Cancer patients are among the most affected by this ‘financial toxicity.’ A study from Washington state showed that cancer patients were 2.65 times more likely to go bankrupt than the general public. Younger cancer patients had a 2-5 times higher risk of bankruptcy than those over 65, who are eligible for Medicare or Social Security. A 2013 study found that nearly half of insured cancer patients cut back on spending on food or clothing or went into their savings to pay for treatment. Cancer drugs are exorbitantly expensive, and as the out-of-pocket cost of these pills increase, patients are more likely to delay or stop drug therapy. Another recent study published in Cancer journal showed that patients with three or more financial problems had clinically significant differences in physical health, and that people with any type of financial problem had significant differences in mental health, including high rates of depression.
These stressors are often unrecognized by doctors; 2/3 of seriously ill patients said their doctors had never discussed the cost of their care, and financial burdens are often difficult or embarrassing for patients to bring up in appointments. But more doctors are starting to treat these financial burdens as a side-effect or even a symptom of cancer or other chronic medical problems. Scott Ramsey, a physician and health economist based at Fred Hutchinson Cancer Research Center in Seattle believes ‘when people are diagnosed, it behooves the provider to assess their financial risk […] to find out if they’re at risk, and if they are, to be very aggressive with getting them to financial planning, to patient assistance programs to reduce their likelihood of having financial devastation.’ Khurram Nasir, physician and associate professor of medicine at Yale University, recognized the struggles of his patients who were struggling to pay for care and sometimes cutting back on food or skipping pills as a result. ‘When I started realizing this, I took it upon myself as a responsibility to talk to my patients about these issues.’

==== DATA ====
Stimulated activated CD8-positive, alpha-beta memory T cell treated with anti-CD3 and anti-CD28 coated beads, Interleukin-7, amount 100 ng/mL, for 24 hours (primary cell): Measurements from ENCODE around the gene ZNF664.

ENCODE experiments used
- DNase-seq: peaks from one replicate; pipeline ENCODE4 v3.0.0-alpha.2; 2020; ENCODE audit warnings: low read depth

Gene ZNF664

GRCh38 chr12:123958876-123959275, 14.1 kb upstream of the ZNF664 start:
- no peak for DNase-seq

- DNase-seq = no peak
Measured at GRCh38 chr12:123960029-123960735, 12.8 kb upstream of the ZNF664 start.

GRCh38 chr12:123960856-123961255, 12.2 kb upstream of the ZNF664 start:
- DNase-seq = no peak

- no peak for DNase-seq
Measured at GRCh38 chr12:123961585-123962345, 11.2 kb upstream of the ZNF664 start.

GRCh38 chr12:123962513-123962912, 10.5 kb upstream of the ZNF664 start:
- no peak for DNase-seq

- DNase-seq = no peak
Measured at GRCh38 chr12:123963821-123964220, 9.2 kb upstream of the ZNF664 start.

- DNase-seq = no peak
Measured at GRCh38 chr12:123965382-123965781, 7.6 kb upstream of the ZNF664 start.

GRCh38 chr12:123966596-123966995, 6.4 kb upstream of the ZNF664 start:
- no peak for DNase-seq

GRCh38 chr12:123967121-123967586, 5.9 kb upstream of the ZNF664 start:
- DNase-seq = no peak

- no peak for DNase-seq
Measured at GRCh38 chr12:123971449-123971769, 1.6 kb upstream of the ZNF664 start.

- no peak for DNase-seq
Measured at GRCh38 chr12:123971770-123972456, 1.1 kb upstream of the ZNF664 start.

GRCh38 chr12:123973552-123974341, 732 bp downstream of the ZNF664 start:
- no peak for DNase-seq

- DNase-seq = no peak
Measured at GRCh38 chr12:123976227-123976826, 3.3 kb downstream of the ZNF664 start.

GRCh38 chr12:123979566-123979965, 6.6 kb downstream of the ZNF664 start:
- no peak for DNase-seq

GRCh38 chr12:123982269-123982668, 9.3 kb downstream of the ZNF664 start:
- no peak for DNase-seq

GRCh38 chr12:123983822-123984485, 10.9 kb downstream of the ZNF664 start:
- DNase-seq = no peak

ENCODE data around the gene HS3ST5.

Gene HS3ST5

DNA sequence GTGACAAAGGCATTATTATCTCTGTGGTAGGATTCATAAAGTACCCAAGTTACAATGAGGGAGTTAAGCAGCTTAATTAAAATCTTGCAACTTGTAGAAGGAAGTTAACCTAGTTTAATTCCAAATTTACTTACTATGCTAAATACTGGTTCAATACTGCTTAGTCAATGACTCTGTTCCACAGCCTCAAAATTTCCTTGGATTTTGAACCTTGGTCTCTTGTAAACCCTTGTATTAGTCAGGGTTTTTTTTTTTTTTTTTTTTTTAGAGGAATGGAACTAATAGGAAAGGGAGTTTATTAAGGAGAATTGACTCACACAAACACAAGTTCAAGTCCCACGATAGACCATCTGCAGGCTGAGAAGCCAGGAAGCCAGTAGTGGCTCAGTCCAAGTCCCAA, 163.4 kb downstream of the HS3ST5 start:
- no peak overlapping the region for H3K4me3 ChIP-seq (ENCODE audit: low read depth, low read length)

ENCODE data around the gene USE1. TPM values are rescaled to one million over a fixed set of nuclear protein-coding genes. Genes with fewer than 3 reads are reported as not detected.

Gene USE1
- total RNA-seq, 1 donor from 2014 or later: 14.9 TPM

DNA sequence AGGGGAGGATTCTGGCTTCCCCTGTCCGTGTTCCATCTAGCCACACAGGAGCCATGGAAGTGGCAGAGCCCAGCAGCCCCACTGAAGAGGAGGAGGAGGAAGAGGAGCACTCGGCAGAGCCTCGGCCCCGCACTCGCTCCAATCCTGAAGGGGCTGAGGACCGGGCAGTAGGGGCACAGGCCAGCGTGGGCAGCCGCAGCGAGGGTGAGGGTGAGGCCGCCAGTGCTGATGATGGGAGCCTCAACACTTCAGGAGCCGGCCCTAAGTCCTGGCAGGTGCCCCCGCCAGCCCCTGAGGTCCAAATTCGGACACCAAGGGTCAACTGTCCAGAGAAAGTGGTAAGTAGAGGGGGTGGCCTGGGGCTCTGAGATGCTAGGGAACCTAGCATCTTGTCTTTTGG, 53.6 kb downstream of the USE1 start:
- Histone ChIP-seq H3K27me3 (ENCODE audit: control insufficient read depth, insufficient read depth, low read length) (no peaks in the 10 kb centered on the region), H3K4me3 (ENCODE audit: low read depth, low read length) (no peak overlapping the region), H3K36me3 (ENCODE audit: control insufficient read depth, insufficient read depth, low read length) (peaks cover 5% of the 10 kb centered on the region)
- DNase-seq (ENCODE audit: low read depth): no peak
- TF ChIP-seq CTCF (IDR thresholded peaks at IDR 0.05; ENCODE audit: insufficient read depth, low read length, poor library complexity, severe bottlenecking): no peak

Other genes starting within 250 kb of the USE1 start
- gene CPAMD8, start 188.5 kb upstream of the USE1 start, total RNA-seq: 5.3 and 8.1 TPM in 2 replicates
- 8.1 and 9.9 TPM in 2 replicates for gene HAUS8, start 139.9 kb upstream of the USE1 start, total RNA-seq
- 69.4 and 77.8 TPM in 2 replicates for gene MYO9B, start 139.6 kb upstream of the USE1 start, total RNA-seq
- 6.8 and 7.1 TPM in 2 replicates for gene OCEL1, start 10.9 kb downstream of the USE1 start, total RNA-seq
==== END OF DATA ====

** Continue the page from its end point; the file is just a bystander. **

Even when patients make a full recovery, the financial consequences can last a lifetime; many end up depleting their savings or go into debt to pay medical bills. Wages are lost, as legislation in the United States does not guarantee much wage insurance, disability or sick leave, leading to a significant reduction in earnings that can take years to recover from. Health should not be tied to ability to pay, but unfortunately that is the case in America currently, even for those with insurance. When the cure worsens the disease through negative mental and physical health effects, it is time to recognize that something in the American health care system needs to change. There needs to be a re-evaluation of the way health care is billed and the methods used by insurers to determine coverage. In the meantime, though, doctors should recognize, as some are beginning to, that financial considerations cannot be ignored as side effects of treatment any longer.
If you are interested in this topic, the New York Times has published a powerful list of quotes from American readers detailing the ways health care costs have negatively impacted their lives:
From March 2019